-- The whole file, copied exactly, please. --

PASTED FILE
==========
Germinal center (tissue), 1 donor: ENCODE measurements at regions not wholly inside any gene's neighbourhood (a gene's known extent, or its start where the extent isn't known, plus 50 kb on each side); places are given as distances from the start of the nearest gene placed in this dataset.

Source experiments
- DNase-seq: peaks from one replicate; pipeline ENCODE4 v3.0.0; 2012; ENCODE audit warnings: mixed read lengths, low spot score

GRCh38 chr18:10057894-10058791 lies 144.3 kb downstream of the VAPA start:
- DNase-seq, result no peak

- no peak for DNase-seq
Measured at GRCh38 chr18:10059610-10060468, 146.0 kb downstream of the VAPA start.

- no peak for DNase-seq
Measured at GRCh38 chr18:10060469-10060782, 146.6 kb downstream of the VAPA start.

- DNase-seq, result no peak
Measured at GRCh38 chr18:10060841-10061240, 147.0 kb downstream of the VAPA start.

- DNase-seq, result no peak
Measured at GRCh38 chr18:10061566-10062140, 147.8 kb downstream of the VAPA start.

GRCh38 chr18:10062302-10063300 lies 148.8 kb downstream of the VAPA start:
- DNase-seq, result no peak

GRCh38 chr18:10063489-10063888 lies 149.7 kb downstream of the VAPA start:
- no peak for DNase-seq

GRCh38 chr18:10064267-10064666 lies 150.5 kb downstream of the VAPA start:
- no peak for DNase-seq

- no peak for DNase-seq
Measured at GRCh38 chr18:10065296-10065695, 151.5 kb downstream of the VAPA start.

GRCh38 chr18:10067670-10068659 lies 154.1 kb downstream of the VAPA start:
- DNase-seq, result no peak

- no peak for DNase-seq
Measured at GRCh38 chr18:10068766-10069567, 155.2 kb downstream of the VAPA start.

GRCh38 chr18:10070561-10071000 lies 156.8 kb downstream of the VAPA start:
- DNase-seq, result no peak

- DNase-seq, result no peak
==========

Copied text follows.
Germinal center (tissue), 1 donor: ENCODE measurements at regions not wholly inside any gene's neighbourhood (a gene's known extent, or its start where the extent isn't known, plus 50 kb on each side); places are given as distances from the start of the nearest gene placed in this dataset.

Source experiments
- DNase-seq: peaks from one replicate; pipeline ENCODE4 v3.0.0; 2012; ENCODE audit warnings: mixed read lengths, low spot score

GRCh38 chr18:10057894-10058791 lies 144.3 kb downstream of the VAPA start:
- DNase-seq, result no peak

- no peak for DNase-seq
Measured at GRCh38 chr18:10059610-10060468, 146.0 kb downstream of the VAPA start.

- no peak for DNase-seq
Measured at GRCh38 chr18:10060469-10060782, 146.6 kb downstream of the VAPA start.

- DNase-seq, result no peak
Measured at GRCh38 chr18:10060841-10061240, 147.0 kb downstream of the VAPA start.

- DNase-seq, result no peak
Measured at GRCh38 chr18:10061566-10062140, 147.8 kb downstream of the VAPA start.

GRCh38 chr18:10062302-10063300 lies 148.8 kb downstream of the VAPA start:
- DNase-seq, result no peak

GRCh38 chr18:10063489-10063888 lies 149.7 kb downstream of the VAPA start:
- no peak for DNase-seq

GRCh38 chr18:10064267-10064666 lies 150.5 kb downstream of the VAPA start:
- no peak for DNase-seq

- no peak for DNase-seq
Measured at GRCh38 chr18:10065296-10065695, 151.5 kb downstream of the VAPA start.

GRCh38 chr18:10067670-10068659 lies 154.1 kb downstream of the VAPA start:
- DNase-seq, result no peak

- no peak for DNase-seq
Measured at GRCh38 chr18:10068766-10069567, 155.2 kb downstream of the VAPA start.

GRCh38 chr18:10070561-10071000 lies 156.8 kb downstream of the VAPA start:
- DNase-seq, result no peak

- DNase-seq, result no peak